Raye Maddox here, Intern Manager, with the penultimate Intern of the Weeks for Season 2! We’re launching towards one HECK of a finale, and what better way to kick down that door with two of the most bombastic and radical persons who you might see from time to time: Kaitlin Sands and Brittany Stahl! Our House Interns are the Bones and Gears of Dallas Comedy House and every week House Managers nominated someone on their crew for Intern of the Week! This prestigious position comes with four tickets to any show, a nifty bar tab, and THIS BLOG:
Raye Maddox here, Intern Manager, with the next highly anticipated episode of season 2 of Intern of the Weeks! Throughout this season, I am going to be interviewing a whole slew of wonderful folks who volunteer their time to keep our local Comedy House up and running! Every week House Managers nominate an Intern of the Week, which nets each intern a $20 bar tab, four show tickets, and THIS BLOG FEATURE. This episode we are going to dive deep into the minds of Emma Arett and Doré Madere!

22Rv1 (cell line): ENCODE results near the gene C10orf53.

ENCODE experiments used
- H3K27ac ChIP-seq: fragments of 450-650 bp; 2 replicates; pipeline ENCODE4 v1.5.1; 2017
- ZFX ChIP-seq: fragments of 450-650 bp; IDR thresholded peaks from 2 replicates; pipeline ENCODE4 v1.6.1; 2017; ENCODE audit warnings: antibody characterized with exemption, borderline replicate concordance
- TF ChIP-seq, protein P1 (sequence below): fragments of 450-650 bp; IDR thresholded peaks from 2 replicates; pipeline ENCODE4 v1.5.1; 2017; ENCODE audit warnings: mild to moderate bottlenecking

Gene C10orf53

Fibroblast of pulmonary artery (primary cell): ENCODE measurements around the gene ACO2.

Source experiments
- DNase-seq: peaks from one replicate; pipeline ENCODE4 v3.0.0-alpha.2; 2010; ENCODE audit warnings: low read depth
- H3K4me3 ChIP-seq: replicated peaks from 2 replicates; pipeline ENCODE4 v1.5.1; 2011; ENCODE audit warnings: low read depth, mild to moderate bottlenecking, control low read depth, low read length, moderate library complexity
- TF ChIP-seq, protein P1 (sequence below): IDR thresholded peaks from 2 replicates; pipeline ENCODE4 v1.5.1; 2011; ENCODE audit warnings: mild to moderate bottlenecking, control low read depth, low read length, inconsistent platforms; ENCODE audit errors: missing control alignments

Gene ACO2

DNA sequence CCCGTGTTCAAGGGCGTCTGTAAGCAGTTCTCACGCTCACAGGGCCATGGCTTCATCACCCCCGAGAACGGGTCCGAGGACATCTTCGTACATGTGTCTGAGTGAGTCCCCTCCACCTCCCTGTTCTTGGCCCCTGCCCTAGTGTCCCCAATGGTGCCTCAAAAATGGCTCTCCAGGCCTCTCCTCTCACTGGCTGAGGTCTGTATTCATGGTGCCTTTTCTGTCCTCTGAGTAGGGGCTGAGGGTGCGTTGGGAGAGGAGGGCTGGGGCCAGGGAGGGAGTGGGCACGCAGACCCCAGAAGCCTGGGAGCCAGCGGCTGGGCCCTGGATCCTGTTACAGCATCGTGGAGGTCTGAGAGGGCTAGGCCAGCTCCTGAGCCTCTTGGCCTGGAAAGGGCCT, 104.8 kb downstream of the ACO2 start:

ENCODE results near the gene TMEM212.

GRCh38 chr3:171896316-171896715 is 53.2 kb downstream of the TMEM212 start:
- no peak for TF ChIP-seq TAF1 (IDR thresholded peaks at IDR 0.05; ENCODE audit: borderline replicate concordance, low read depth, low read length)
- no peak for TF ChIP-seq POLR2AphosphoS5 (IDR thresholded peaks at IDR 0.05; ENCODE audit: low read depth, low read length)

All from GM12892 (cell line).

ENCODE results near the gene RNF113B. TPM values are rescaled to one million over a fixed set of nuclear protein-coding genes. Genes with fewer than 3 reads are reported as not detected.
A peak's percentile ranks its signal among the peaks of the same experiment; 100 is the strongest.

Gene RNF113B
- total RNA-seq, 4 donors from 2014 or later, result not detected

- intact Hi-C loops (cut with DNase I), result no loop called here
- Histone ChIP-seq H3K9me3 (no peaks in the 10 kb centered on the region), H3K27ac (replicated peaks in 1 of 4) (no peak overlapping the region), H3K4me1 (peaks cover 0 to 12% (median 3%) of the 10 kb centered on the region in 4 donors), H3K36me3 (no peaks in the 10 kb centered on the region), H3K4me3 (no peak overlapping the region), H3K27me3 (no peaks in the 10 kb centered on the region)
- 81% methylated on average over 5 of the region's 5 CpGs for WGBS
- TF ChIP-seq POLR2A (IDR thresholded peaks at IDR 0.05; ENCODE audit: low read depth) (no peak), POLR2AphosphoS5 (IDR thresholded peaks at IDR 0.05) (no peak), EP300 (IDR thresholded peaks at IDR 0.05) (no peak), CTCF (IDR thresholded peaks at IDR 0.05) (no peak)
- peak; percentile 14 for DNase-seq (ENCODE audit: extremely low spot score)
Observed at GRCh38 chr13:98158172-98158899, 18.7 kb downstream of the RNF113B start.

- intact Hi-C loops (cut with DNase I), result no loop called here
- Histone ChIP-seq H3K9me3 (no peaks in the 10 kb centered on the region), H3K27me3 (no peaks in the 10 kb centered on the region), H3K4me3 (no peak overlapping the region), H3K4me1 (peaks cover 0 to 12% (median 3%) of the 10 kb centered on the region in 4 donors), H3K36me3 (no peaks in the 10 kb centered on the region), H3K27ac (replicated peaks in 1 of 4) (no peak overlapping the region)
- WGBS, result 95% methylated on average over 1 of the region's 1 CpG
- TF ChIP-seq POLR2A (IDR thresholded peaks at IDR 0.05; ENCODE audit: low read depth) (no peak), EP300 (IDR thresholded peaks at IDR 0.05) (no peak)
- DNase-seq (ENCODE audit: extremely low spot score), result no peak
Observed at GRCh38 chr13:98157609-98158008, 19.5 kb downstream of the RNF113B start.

It still scares me to go out on stage.
My first improv showcase was on a Friday night. The week before, I sought out all the stage time I could find. I went to the Tuesday night Improv jam (like Karaoke but with Improvised comedy). I was in the Student Lottery Wednesday night (comedy students, sign up - it’s amazing!). By Friday, I felt only slightly less nervous to be heading out on stage in front of all the friends and family our class had invited.
Raye Maddox here, Intern Manager, with another hot-hitting-fresh-off-the-press installment of Intern of the Weeks! Being an Intern has many perks, and one of the greatest is being able to be rewarded for doing great stuff! These two dudes got themselves a $20 DCH Bar-Card, 4 comp tickets to any show, and, of course, THIS. Without further hubble and bubble, let’s talk to George Howington and Nathaniel Weathersby.
Where is your hometown?
When it comes to improv, a person's gotta eat… you have to feed the body before you can feed the soul with some good ole fashioned support. The best way to do that, is to sit down to some tasty vittles and connect with some other human beings.
Improvised comedy begins with “Yes, and.
I agree to the name you just gave me, the relationship you clarified, and to the situation you established that we’re in.
I contribute to it, so that our scene continues collaboratively and in mutuality.
A good, successful improvised scene is anchored in the combination of Yes and And. Receive, cooperate, build.